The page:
Networks and softwares are not as reliable as we would all love them to be. When your software is calling our API it can experience intermittent and unforeseen failures like network lag and jitter, or crash or whatever Murphy's law has up its sleeve.
Let's say you called our API to modify a user's custom properties. If the call fails before you can read the response, you wouldn't know whether the call succeeded or if it didn't even had a chance to be read by our servers. But that's not a big deal as you can rather safely retry it.
If you experienced that issue while starting a delivery of an important message to millions of devices at once? Did the delivery start? Did the call even reach the WonderPush API? Retrying that call could mean bothering millions of your users. As you received no answer you simply cannot tell.

Fortunately, we have rolled out a feature we call Idempotency Keys.
This enables you to identify a given call uniquely, and to ensure that WonderPush API will not treat your subsequent retries if it already successfully received any previous call.
It works exclusively on POST, PUT, PATCH and DELETE calls to the Management API. HEAD, GET and OPTIONS calls are idempotent by design (and any given indempotency key will be silently ignored), so this means that such calls can always be retried safely.
Simply add the X-WonderPush-Idempotency-Key header to your request, giving a maximum 64 character-long alphanumeric string. Underscores _ and dashes - are also allowed, letting you use any UUID/GUID or unpadded base64url values directly.
Failing to comply with the above restrictions will give you a 400 Bad Request HTTP error with a "12042" code.

Now 3 things can happen when the Management API received a call with a X-WonderPush-Idempotency-Key header:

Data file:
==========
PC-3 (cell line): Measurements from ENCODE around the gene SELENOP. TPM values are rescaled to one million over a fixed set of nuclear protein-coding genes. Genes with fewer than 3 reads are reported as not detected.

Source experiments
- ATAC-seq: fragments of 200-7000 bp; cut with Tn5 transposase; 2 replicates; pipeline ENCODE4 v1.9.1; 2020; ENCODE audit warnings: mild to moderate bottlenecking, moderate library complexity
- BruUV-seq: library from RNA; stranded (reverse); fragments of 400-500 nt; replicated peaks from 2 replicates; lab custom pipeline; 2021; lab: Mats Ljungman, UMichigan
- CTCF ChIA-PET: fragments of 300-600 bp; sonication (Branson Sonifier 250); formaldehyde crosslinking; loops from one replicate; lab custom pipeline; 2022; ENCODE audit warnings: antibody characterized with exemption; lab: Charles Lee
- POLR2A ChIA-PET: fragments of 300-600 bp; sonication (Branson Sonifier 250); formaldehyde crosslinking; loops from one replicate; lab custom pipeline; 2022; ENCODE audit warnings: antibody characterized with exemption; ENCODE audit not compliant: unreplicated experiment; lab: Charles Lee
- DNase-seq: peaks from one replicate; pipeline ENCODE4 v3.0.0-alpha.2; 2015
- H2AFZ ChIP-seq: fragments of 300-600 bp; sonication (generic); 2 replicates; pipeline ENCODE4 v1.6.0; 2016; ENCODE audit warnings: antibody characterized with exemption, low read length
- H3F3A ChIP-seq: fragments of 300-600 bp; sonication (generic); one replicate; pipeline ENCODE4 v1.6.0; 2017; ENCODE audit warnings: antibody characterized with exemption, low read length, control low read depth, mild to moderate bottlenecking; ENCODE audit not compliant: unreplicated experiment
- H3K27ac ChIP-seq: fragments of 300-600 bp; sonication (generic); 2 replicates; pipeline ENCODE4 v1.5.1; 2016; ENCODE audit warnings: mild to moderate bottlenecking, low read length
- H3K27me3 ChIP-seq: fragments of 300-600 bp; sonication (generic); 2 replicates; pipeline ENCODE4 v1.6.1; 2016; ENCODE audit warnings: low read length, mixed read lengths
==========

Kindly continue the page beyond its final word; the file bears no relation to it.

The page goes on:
• This is the first time WonderPush receives a call with this idempotency key.
    The call proceeds as usual and there are no difference in the returned response.
  • The idempotency key is already known and the original request has completed.
    Your receive the original response, along with two headers: X-WonderPush-Idempotency-Initially-Started-At and X-WonderPush-Idempotency-Initially-Completed-At, containing HTTP date values just like the standard Date header.
  • The idempotency key is already known and the original request has not completed yet.
    You will receive a 409 Conflict HTTP error with a "12045" code.
    You can retry the call later to get a chance to read the original response.

Note that the idempotency key check is atomic and in case of simultaneous requests, only one will be taken as the first time WonderPush receives that call, the other would be returned as concurrent retries.

As a safety measure, we make sure the call being retried is the same as originally received, so make sure to retry the call in the exact same way. A simplement serialization difference for instance may result in the two calls mismatching. Failing that, you will receive a 400 Bad Request HTTP error with message "Idempotency key already associated to a different request" and code "12043".
We keep used idempotency keys around for 7 days.
You should generate a unique identifier, or you can hash your request.
If it can legally happen that you send the exact same call twice, we suggest that you incorporate the date of the event that trigger a delivery in the hash or idempotency key, so that you don't end up using the exact same idempotency key as another identical prior request. Otherwise the API could respond that the request was already processed some time ago (7 days at max), by returning the original response, just as if the call was successfully processed again.

Using this system you can safely replay requests and lower your timeout values to safely catch network failures earlier. Be sure in the later case to handle the "12045" error code as a success (that does not include the original response as its not ready yet).